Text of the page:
There are dozens of physiological and mental benefits to orgasm, and plenty more benefits to your relationship. Long day with the kids? Anxiety over a heavy work day? Feeling alone? What might it feel like to have someone spend time on you, let yourself tune everything out, and then experience physical sensations you can’t find anywhere else? Sex is an excellent stress reliever, body, mind, and spirit.
But I suggest that the ability to allow that kind of experience to happen in the bedroom, comes from the ability to have that kind of experience in your life generally- and vice versa. Many, many women do not experience orgasm during sex. Many others want to, but end up feeling frustrated, impatient, or unable to allow themselves to relax long enough and trust their partners enough to help them create it.
Sex, although we often talk about it as a unifying act, a place where two become one and all that, is actually something that requires some selfishness. In a world where women are constantly accommodating, where we are naturally inclined to keep others’ needs at the forefront of our mind, it becomes very difficult to go inside of ourselves and find out- What do I want? What am I feeling? What would feel good to me? What do I need from him? What does “pleasure” look like for me?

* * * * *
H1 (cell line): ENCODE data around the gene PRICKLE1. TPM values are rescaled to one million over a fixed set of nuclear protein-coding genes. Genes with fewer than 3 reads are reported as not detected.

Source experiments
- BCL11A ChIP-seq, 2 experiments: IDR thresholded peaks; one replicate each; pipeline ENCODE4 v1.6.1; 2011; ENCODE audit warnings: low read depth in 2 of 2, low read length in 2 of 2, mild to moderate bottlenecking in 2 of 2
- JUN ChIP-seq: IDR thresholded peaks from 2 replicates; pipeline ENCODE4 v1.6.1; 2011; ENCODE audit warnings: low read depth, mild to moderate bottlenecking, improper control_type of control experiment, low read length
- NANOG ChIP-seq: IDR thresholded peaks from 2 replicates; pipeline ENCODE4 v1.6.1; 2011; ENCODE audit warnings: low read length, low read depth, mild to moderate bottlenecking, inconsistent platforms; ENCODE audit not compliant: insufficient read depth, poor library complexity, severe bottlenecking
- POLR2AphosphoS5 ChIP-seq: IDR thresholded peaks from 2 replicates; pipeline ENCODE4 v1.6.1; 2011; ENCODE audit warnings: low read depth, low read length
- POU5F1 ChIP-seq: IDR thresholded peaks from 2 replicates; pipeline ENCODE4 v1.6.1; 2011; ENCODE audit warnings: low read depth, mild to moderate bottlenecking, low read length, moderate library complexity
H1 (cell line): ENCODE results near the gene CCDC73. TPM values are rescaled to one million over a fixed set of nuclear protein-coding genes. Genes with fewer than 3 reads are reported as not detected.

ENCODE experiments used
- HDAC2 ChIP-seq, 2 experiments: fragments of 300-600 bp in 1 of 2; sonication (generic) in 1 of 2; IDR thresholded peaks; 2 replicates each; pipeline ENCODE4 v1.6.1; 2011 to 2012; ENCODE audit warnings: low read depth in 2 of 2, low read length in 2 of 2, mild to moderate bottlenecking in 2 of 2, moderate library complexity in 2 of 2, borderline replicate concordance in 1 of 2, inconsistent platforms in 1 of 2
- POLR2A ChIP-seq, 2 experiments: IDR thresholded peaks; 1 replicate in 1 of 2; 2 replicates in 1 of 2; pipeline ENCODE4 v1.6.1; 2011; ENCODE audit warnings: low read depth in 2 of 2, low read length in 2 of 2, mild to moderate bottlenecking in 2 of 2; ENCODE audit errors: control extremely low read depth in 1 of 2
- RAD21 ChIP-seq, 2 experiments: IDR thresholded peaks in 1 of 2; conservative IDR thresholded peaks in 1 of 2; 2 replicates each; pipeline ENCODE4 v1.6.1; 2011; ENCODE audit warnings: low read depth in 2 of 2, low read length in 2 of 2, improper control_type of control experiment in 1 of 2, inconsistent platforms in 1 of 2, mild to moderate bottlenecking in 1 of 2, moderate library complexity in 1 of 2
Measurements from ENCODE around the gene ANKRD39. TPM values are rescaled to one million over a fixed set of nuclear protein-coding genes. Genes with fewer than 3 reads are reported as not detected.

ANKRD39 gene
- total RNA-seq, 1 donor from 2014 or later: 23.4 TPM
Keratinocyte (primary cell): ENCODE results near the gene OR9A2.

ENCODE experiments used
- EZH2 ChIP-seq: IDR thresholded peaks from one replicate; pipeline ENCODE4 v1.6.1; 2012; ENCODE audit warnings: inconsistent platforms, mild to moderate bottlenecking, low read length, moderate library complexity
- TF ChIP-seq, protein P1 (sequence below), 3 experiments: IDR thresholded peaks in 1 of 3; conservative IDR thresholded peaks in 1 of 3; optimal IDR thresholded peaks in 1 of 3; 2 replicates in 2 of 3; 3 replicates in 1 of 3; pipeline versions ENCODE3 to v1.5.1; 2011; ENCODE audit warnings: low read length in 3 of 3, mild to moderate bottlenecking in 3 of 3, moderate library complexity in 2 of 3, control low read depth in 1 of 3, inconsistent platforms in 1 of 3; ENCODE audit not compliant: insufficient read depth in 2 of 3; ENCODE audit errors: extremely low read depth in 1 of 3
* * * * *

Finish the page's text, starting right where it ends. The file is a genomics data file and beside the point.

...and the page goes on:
All this, after a full day of never asking these questions--or worse--banishing these questions because it feels wrong to ask them. Or if we do, asking them after asking others their preferences first.
If you get one thing out of this post, please get this: Having sex “just for him,” will eventually, if it’s not already, be a thing that makes sex less fun for him.